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"For the first time, the U.S. is on track to meet the goal of 90% high school graduation rate by 2020" ~ But is that as good as it sounds?

The current national graduation rate is 78.2% - up from 73.2% in 2006. This growth was driven in large part by significant gains in Hispanic and African American graduation rates, with Hispanic rates achieving the greatest gains, jumping 10 percentage points from 61 percent in 2006 to 71.4 percent in 2010. Similarly, African American graduation rates rose from 59.2 percent in 2006 to 66.1 percent in 2010.

I have seen many articles posted to THIS site about how test scores are altered for schools benfits, not childrens. There have been stories of minorities being given different, less stringent tests. There is also that a lot of things the kids are "learning" are so dumbed down. Is graduating for the sake of graduating what is best in the long run for these students AND our country? 

Don't get me wrong, it's GREAT that these kids are getting diplomas and able to continue their education. I am just not sure how much they actually know when this happens?

Answer Question
 
momof030404

Asked by momof030404 at 8:45 PM on Feb. 26, 2013 in Politics & Current Events

Level 23 (16,914 Credits)
Answers (19)
  • I often wonder the same thing when I see the quality of writing so many kids put out on social media. They aren't learning grammar and spelling, that's for sure!
    tessiedawg

    Answer by tessiedawg at 8:49 PM on Feb. 26, 2013

  • I think the requirements they are putting in place should produce a quality, competitive student. What my 5th grader is learning in math, is what my son (graduated in 09) learned in 8th grade. They also introduced the kids to Shakespeare, which usually wasn't done until 9th grade. These kids are soaking it up like sponges. I hope they don't overload them too much. On a side note- whoever makes up these standardized tests needs to be smacked. They are horrible!

    mrsmom110

    Answer by mrsmom110 at 9:00 PM on Feb. 26, 2013

  • Tessie and the Mrs. are both right.
    FreeForAll

    Answer by FreeForAll at 9:23 PM on Feb. 26, 2013

  • Two things happened in education that caused a lot if what you are seeing (improved test scores, but lower skills in things like writing and grammar). 1. It was decided that teachers could only grade on their class content. So a student handing in a paper on social studies, can't be graded on spelling, punctuation, etc. only on the student's understanding of social studies. And 2. Teachers teach to the standardized testing. The focus of the curriculum is to get them to pass.

    It's why I left teaching.
    Nimue930

    Answer by Nimue930 at 9:41 PM on Feb. 26, 2013

  • Nimue is right, but they are fixing problem #1. the Common Core standards are being implemented in most states by 2014 and basically its putting the reading/writing elements back into every class. so as a History teacher i will be required to assign research papers and grade them per the grade level's English class standards. teaching to the test i wish would die...but were education is in this country it wont happen anytime soon :(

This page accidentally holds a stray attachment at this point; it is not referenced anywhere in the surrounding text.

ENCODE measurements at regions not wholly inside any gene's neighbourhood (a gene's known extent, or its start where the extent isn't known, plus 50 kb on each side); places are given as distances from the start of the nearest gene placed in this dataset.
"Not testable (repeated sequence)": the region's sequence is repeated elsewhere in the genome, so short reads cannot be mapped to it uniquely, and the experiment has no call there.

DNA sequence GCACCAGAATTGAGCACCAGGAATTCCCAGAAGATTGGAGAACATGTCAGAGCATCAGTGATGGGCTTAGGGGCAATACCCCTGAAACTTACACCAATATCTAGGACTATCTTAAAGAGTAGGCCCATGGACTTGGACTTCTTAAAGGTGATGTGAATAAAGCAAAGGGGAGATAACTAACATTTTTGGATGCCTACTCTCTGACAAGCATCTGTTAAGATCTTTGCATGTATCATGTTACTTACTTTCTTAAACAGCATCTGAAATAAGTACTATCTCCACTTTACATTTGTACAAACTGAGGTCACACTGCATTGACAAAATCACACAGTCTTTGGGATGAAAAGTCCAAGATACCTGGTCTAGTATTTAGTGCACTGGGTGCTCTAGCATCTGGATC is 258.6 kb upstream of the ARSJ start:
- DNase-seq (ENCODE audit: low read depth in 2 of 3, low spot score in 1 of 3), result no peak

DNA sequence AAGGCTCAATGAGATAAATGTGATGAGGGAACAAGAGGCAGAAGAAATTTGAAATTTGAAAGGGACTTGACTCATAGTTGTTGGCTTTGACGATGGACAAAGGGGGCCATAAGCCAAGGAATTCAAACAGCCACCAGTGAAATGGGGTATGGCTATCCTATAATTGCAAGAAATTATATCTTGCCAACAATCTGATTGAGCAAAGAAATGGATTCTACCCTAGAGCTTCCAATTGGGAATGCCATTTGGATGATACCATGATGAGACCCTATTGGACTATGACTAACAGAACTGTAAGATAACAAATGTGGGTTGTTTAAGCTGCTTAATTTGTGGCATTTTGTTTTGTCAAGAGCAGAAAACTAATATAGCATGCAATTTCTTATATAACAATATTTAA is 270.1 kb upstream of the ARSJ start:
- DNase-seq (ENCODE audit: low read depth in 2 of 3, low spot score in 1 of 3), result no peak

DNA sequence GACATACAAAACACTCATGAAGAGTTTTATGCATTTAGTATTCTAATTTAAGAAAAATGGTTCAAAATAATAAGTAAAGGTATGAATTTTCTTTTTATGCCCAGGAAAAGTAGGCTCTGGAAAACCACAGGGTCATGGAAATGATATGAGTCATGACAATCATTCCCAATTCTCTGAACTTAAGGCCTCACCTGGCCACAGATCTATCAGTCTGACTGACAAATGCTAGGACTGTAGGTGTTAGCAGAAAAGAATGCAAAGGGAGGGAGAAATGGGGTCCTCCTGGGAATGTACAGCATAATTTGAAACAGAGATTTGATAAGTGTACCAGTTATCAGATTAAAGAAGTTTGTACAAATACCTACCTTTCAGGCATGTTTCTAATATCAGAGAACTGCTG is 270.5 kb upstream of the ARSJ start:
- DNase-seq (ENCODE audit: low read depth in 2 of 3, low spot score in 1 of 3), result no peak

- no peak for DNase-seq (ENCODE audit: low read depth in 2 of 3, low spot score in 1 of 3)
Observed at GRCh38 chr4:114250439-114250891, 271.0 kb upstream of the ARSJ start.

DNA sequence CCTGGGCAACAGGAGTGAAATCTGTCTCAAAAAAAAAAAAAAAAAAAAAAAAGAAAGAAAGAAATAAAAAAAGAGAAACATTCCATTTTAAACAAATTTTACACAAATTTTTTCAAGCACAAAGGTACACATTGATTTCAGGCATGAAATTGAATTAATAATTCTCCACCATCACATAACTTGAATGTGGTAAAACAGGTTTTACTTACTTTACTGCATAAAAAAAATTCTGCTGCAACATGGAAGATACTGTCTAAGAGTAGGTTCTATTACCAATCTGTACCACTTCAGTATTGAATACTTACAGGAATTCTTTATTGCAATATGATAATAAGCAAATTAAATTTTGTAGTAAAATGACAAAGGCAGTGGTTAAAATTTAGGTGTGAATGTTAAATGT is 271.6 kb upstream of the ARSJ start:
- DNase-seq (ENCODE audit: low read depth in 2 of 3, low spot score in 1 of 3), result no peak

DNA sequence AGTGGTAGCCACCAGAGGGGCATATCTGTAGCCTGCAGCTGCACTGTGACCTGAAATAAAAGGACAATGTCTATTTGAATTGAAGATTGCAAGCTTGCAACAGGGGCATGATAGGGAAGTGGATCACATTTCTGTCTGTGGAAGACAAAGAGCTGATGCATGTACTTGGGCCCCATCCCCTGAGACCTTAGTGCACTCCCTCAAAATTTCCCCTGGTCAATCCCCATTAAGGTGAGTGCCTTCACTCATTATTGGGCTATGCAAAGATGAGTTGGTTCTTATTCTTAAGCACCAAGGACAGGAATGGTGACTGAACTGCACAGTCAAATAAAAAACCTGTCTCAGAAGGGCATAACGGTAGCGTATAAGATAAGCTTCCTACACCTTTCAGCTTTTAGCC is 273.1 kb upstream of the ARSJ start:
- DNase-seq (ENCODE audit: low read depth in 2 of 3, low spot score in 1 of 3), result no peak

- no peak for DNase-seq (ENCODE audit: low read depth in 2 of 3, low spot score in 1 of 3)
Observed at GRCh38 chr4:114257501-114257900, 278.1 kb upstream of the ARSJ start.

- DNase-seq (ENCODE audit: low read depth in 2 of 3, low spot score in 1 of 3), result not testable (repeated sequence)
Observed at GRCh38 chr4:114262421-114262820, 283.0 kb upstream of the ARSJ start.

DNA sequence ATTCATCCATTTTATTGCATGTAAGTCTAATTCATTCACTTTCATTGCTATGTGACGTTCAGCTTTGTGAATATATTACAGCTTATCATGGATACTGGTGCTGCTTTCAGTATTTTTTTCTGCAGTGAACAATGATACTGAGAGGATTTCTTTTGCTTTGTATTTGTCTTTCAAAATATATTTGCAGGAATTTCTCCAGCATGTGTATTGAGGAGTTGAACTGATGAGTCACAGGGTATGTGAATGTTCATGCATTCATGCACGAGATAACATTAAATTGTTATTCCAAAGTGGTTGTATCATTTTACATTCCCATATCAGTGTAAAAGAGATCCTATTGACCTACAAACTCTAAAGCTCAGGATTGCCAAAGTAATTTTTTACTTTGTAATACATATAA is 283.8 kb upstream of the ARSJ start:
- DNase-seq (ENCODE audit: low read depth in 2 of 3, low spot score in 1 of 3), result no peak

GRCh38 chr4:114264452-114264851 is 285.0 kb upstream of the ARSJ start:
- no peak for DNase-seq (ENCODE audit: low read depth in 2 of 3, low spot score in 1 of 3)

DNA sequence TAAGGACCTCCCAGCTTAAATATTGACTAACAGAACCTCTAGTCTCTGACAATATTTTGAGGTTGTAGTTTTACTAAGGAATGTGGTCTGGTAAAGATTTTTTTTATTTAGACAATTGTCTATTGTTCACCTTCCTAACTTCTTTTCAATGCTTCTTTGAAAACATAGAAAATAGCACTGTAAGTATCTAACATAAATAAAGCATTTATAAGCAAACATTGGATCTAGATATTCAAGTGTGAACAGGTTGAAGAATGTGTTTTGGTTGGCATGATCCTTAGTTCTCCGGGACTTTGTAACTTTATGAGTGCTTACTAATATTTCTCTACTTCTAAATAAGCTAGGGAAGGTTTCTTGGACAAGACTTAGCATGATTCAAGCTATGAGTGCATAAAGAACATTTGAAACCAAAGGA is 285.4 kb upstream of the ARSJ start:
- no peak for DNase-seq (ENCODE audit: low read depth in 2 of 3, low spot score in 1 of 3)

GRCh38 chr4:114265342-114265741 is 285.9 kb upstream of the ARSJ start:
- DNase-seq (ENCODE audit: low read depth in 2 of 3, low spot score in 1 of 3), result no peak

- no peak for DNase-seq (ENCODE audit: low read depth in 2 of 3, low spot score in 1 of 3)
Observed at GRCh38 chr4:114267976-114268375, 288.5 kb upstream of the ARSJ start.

what i see in my education classes right now is amazing, the theory behind what im going to be expected to implement in my classroom will (ideally) put students back into having something to be proud of when they get their diploma. the batch that are in school right now...if they didnt put in personal effort they probably didnt learn jack. but by 2020 things should get better.
    okmanders

    Answer by okmanders at 9:57 PM on Feb. 26, 2013

  • *but where we are in education...
    okmanders

    Answer by okmanders at 9:58 PM on Feb. 26, 2013

  • I know my girls were never graded on correct answers, and the teachers told me they weren't, when it came to homework. Tests yes, but not homework! I always thought that was so weird! Their spelling and their vocabulary are also not what i would expect from honor roll students, and while I was a very involved parents at the school, I took for granted that their grades meant they knew what they needed to. I have come to learn that that is NOT true at all! Nimue, I have many teacher friends who left teaching for those same reasons. Unfortunately they were some of the best and I hated to see them go. :(
    momof030404

    Comment by momof030404 (original poster) at 10:04 PM on Feb. 26, 2013

  • I'm glad that more kids are graduating. But what are the numbers behind the percentages? For instance, if 50 out of 100 kids graduate, that is 50%. But if 50 out of 75 graduate, that is 66%. Still 50 kids graduating, but the percentage changes quite a bit. Is there a link that would give those numbers? I'm just curious...
    29again

    Answer by 29again at 10:35 PM on Feb. 26, 2013

  • omg! I am so sorry! I completely forgot to add the link! Here it is!


    http://www.americangraduate.org/grad-nation#findings


     

    momof030404

    Comment by momof030404 (original poster) at 11:09 PM on Feb. 26, 2013

  • Wow! I guess I hadn't thought the numbers were still so low.
    Ballad

    Answer by Ballad at 11:14 PM on Feb. 26, 2013

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